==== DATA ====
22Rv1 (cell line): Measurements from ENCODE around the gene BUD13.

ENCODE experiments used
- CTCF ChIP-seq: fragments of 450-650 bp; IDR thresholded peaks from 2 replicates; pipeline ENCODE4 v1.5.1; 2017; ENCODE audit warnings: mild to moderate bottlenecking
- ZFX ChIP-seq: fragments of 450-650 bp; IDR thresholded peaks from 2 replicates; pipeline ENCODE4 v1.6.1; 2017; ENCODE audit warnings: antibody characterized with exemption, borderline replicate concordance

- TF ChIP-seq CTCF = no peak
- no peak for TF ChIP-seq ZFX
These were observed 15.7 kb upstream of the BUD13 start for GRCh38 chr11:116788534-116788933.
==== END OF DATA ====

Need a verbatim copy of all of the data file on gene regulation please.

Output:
22Rv1 (cell line): Measurements from ENCODE around the gene BUD13.

ENCODE experiments used
- CTCF ChIP-seq: fragments of 450-650 bp; IDR thresholded peaks from 2 replicates; pipeline ENCODE4 v1.5.1; 2017; ENCODE audit warnings: mild to moderate bottlenecking
- ZFX ChIP-seq: fragments of 450-650 bp; IDR thresholded peaks from 2 replicates; pipeline ENCODE4 v1.6.1; 2017; ENCODE audit warnings: antibody characterized with exemption, borderline replicate concordance

- TF ChIP-seq CTCF = no peak
- no peak for TF ChIP-seq ZFX
These were observed 15.7 kb upstream of the BUD13 start for GRCh38 chr11:116788534-116788933.